I Got My Name From Rock and Roll -jcr -dlh

Brad Lindert

“Awake is the New Sleep” is Ben Lee’s reinvention. After the amazingly horrible “Hey You, Yes You” from 2002, Lee has gone back to the basis of his brilliance and added to the mix to create the spring album.
“This is an album about waking up,” says Ben. The album is filled with realizations, acceptances, and confessions. After the sterile and impersonal “Hey You, Yes You,” Lee gets personal with songs like the opening trio “Whatever It Is,” “Gamble Everything For Love,” and “Begin.” We see Lee’s pursuit for change. He finally decides to “just do it ********– whatever it is.” Then with “Gamble Everything For Love” he decides to place his heart on the line, and with “Begin” he is finally in the position to begin a new life after the past pain he’s experienced (i.e. his break up with Claire Danes). He’s “still singing / twisting new melodies, breaking arrangements /… but [he] just keeps moving.” And with “Awake Is The New Sleep” we see Lee moving in the right direction.
Then we have the radio-ready “Catch My Disease” with its “We Will Rock You” foot- stomp/hand-clap percussion. I should hate this song, but the beat and brightness of the tune makes me sing along. They may not play him on the radio, but “That’s the way I like it.”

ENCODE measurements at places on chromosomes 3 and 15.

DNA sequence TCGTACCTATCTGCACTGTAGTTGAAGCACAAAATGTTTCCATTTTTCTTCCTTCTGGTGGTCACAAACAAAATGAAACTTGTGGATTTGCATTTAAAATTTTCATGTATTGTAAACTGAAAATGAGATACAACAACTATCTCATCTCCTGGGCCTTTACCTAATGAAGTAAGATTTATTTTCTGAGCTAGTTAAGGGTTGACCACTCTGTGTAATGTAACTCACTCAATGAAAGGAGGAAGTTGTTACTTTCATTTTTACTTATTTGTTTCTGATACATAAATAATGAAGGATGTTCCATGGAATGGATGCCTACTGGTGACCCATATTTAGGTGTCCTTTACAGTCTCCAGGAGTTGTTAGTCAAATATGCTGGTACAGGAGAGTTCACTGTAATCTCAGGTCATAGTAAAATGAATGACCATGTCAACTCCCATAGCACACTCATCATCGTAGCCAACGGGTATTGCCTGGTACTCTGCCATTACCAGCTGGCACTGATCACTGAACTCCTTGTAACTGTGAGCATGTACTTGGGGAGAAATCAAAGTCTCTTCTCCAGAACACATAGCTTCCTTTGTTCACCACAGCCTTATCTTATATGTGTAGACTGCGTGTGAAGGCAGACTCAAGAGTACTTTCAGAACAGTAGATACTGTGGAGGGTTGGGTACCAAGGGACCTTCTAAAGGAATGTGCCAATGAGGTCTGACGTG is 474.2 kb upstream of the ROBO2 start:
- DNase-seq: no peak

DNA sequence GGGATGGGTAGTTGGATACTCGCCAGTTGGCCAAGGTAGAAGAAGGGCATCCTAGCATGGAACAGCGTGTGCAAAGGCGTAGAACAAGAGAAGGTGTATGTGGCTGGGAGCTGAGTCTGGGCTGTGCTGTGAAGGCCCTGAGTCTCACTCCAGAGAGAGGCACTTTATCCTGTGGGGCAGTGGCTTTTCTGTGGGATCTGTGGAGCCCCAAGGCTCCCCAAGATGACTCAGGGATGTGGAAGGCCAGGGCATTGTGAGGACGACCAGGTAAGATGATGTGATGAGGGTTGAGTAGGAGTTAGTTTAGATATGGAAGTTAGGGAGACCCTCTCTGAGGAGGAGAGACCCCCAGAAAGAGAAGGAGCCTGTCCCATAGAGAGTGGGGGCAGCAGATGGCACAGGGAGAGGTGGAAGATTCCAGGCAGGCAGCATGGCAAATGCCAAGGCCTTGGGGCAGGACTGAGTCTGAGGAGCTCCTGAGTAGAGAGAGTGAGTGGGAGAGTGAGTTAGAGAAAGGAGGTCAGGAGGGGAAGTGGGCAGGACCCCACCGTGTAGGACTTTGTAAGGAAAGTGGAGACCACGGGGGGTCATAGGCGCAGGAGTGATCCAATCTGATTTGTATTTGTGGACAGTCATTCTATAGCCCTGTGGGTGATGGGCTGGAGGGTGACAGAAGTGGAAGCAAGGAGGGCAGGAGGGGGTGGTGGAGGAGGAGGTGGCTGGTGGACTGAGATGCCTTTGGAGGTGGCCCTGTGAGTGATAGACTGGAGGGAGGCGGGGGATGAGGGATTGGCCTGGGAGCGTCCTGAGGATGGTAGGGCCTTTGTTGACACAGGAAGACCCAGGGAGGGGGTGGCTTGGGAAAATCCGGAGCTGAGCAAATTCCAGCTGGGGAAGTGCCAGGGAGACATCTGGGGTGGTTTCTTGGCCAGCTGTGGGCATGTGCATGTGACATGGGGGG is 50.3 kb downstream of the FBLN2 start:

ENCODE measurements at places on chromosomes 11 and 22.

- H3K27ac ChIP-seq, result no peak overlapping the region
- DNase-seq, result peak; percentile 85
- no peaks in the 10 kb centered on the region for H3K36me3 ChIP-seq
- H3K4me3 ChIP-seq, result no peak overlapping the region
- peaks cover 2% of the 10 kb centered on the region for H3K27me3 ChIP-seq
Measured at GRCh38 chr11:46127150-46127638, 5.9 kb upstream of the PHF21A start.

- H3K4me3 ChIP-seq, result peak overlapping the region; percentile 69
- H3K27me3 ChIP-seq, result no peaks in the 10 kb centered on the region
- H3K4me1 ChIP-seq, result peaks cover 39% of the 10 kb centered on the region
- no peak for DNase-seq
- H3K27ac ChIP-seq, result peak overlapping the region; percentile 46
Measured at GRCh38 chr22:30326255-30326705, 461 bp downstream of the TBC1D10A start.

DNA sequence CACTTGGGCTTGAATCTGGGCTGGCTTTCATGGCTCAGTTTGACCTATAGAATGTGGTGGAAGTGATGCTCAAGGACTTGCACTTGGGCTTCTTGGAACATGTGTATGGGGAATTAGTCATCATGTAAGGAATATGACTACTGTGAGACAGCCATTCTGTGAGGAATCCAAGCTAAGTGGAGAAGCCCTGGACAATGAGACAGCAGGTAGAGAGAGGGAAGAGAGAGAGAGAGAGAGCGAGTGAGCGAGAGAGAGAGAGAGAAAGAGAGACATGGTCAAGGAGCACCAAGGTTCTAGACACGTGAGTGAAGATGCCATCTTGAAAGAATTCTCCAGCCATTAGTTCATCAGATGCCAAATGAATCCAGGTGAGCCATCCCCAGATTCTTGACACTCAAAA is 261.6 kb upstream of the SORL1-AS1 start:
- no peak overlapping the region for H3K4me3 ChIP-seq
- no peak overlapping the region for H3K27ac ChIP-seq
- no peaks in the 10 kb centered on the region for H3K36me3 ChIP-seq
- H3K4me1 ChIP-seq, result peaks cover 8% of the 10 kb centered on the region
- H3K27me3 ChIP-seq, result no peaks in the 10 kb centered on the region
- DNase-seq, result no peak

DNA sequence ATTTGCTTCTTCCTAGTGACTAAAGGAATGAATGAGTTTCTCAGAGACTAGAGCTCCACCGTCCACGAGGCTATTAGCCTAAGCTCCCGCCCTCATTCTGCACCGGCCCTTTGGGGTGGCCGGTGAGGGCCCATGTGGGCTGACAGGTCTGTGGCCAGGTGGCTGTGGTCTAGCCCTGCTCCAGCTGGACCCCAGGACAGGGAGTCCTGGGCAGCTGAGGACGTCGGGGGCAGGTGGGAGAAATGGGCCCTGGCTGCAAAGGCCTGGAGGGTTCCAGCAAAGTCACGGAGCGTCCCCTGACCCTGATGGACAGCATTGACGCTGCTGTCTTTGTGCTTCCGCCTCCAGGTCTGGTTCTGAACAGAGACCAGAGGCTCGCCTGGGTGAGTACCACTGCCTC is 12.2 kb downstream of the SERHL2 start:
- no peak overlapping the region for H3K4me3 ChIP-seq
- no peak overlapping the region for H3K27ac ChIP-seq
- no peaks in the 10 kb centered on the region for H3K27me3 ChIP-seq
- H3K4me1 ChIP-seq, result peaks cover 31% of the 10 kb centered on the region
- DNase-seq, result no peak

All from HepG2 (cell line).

In the standout track on the album, “Ache for You,” Lee sings a hushed love song as piano and organ are slowly added. Female backup vocals repeat as Lee sings, “You’re the secret in the back of my skull / there’s no logic, but please believe me / our love’s confusing / but it never gets dull.” The final song on the album, “The Debt Collectors,” is perfect. The pace of this acoustic song gallops along “like a racehorse in the evening.” It starts hushed, but when the chorus hits we hear Lee belt out notes we never thought he could hit. What honesty can we find in this song? Check these lines out: “and I can write my way / out of this pain” and “one day it’ll be alright again.”
This is by far Ben Lee’s most eclectic album to date. It has quiet folk songs like he wrote for 1997’s “Something To Remember Me By.” There are electronic folk dance songs like 1999’s amazing “Breathing Tornados.” And he still finds time to try the world of pop rock. This is a great album for the spring and summer that are to come. But you don’t have to take my word for it; my dad says he prefers this album to Joni Mitchell’s “Blue.

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